You pride yourself on keeping your home clean and safe. But the biggest threat to your well-being isn't visible to the naked eye. Pollution in your home is often 2 to 5 times higher than it is outdoors, according to the EPA. "The air in your house contains pollen, mold, and ozone that leach in from the outdoors, as well as pet dander and pollutants from household cleaning products," says Ted Myatt, ScD, a senior scientist at the consulting firm Environmental Health and Engineering, Inc.
Come winter, weatherproofing combined with heated, dry air can boost indoor pollution levels even higher by sealing in airborne toxins and lowering levels of humidity. The combination of the two can pose an even greater risk. "Exposure to indoor pollution is associated with allergies, severe asthma, hospitalizations for cardiovascular and respiratory disease, and even heart attacks," Dr. Myatt says.
Considering we spend about 60% of our lives in our homes, it's time to clear the air. Make these moves today and breathe easier.
Six ways to freshen the air at prevention.com/indoorair.
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Crack a window
Opening up windows when it's freezing outside sounds, well, cold (and costly). But sealing a house too tightly doesn't allow the entry of new oxygen or the escape of carbon dioxide that you exhale. As a result, your body doesn't get the amount of oxygen it needs, and you end up feeling tired and lethargic, explains Matthew Waletzke, a certified building biology consultant in Long Island, NY. He adds, "Oxygen levels can be especially low in a sealed bedroom after a night's sleep."
Clear the air: Open your bedroom windows for 5 to 10 minutes after you wake up in the morning and again before you climb into bed at night; this is enough time to let carbon dioxide out and oxygen in without chilling the rest of your house.
The 20 worst places in your home for your health.
Clean up what you bring down
Dragging winter blankets out of the attic and lugging decorations up from the basement stirs up dust, triggering allergy symptoms such as itchy eyes, wheezing, and congestion, says James Sublett, MD, chief of allergy at the University of Louisville School of Medicine.
Clear the air: Take boxes outdoors to wipe off the dust, then wipe them down (along with what's inside) before you bring them back in and plop them in the front hall. Wash any blankets or linens in hot water before you use them (same goes for winter clothes that can go in the washing machine). You can also put on an N95 dust respiratory mask (available at drugstores) before you head to the attic or basement, Dr. Sublett says. It'll shield you from 95% of airborne particles that set off sneezing fits, but you'll probably still want to dust off boxes if you plan on taking off the mask.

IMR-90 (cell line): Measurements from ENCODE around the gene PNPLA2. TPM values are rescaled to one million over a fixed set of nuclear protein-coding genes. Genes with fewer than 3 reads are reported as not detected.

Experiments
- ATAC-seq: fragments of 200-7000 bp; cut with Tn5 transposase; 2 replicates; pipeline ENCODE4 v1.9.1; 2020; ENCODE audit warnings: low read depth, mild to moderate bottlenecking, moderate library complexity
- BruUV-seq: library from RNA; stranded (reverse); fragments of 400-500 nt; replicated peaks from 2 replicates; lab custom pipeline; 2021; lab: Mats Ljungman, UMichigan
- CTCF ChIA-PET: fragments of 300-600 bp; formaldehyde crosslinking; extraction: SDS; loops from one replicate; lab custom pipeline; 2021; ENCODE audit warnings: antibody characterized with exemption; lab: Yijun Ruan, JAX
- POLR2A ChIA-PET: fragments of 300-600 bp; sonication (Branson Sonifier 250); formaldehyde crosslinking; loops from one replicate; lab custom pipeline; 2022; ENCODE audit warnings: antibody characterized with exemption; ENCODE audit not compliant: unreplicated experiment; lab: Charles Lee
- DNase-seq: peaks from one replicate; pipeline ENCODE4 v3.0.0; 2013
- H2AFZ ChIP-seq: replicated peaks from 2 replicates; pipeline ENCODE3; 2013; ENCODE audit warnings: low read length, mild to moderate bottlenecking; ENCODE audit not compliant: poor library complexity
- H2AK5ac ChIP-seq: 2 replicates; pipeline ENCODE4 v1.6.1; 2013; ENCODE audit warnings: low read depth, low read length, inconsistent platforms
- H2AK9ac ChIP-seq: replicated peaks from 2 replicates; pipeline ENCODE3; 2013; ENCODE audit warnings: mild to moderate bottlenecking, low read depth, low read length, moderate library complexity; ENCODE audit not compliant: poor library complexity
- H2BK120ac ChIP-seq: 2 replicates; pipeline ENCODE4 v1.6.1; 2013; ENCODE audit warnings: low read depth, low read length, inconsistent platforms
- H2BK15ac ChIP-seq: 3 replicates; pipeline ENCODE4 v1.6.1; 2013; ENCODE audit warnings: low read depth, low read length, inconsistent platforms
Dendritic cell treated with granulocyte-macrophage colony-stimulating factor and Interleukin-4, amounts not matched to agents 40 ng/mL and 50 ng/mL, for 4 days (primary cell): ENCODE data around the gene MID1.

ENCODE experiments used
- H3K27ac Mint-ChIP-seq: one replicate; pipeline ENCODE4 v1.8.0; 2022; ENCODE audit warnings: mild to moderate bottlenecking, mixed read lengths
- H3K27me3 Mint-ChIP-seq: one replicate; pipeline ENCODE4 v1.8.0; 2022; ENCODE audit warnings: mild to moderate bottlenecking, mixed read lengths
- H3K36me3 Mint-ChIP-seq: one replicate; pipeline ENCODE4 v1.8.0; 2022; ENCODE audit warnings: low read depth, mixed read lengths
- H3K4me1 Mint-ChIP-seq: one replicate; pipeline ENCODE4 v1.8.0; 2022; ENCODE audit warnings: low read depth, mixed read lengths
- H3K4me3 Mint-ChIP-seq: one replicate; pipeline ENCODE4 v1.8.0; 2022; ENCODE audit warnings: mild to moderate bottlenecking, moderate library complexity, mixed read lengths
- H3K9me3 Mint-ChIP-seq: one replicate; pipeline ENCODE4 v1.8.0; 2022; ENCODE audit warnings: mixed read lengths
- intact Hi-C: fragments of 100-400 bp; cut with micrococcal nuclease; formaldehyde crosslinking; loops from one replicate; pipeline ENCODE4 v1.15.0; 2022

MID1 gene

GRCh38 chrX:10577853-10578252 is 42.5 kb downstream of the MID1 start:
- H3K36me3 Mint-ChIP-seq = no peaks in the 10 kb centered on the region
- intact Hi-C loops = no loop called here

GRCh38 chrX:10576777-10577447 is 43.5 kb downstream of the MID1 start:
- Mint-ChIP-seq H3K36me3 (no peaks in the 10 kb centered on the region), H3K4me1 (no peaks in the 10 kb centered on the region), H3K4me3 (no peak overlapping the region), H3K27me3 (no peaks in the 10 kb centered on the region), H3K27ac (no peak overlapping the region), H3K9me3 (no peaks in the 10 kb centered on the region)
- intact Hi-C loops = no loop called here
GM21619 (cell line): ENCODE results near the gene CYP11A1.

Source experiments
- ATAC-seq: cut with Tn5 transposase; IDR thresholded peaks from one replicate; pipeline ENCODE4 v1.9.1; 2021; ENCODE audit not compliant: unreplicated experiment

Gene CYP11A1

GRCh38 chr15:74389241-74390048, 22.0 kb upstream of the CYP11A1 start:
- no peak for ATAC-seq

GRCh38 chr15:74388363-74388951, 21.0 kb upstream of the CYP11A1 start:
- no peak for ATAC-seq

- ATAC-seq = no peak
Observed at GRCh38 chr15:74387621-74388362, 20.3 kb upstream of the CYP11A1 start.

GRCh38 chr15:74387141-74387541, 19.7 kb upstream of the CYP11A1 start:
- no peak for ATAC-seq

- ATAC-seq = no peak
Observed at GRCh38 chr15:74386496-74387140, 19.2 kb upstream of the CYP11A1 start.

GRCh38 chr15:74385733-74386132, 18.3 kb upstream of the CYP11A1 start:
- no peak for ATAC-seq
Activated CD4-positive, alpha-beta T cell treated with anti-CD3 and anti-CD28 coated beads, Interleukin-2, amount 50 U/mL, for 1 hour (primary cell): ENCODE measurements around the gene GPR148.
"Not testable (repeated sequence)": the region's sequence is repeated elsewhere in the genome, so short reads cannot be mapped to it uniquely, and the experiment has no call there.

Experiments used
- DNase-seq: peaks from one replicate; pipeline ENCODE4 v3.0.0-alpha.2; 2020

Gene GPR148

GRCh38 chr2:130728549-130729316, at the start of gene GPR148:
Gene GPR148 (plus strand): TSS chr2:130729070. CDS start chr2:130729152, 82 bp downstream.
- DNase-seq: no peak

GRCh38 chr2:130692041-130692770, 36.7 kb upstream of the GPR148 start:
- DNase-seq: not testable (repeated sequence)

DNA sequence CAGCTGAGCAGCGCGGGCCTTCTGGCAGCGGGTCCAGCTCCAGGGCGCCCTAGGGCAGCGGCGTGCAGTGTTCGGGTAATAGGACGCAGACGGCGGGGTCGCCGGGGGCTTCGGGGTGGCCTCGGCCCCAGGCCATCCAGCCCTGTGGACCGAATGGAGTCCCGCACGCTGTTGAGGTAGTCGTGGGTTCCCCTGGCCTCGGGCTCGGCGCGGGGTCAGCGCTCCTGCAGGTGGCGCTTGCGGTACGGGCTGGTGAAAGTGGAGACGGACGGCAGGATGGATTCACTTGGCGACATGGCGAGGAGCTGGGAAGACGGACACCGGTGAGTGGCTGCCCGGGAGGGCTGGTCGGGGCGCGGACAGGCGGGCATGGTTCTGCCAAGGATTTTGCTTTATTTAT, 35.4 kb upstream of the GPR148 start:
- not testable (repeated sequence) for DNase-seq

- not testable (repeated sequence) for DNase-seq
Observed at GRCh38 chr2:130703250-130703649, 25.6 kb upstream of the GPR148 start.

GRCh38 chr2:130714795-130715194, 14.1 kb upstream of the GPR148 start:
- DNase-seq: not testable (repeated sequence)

Use common (candle) sense
Scented candles, especially the industrial strength (and size) that many people light around the holidays, give off more than fragrance—studies show they produce tiny bits of pollution known as particulates that can inflame the respiratory tract and aggravate asthma, Dr. Sublett says. This is especially true if some of the dust you kicked up unearthing Grandma's decorations is still floating around. "Allergens like dust can hitch a ride on particulates, enter deep into your lungs, and make breathing more difficult," he explains.
Clear the air: Stop burning candles, especially the ones inside large jars, which tend to send even more particulates into the air, says Jeffrey May, principal scientist at May Indoor Air Investigations in Tyngsborough, MA, and author of My House Is Killing Me! If the holidays aren't the same for you without that soft, candlelit glow, choose unscented tapered candles, and place them far from vents and other air sources.
Turn off ventilation fans
Exhaust fans work by sending the stale indoor air outside and replacing it with fresh air. However, running powerful fans such as commercial-size kitchen fans, large exhaust fans, or bathroom fans all at once (especially for an extended period of time) can redirect exhaust gases that may include deadly carbon monoxide fumes produced by gas or oil heaters back into the house instead of up and out the flue, explains Max Sherman, PhD, a senior scientist at Lawrence Berkeley National Laboratory.
Clear the air: Turn exhaust fans off as soon as they've done their job, or consider replacing a manual switch with a timer to limit unnecessary use. Install carbon monoxide detectors as well; they're just as important as fire detectors.
Replace filthy filters
The upside to winter's drier air is that it makes it difficult for mold to grow. But existing mold from damp basements and lingering spores in air-conditioning systems can become airborne (and stay there) if all the windows are closed, May says. Mold can irritate your eyes, cause congestion, and worsen existing respiratory problems.
Clear the air: Change your heating system filters every 3 months, Dr. Sublett says. Filters act like armed guards, holding hostage pollutants that feed mold—such as human skin cells, pollen, and pet dander—so they can't escape into your indoor air. May recommends a filter with a minimum efficiency reporting value (MERV) rating of at least 8. Check the packaging. And have a professional service your heating system annually. Summer may be the best time—that way you can fix problems before you need the heat.
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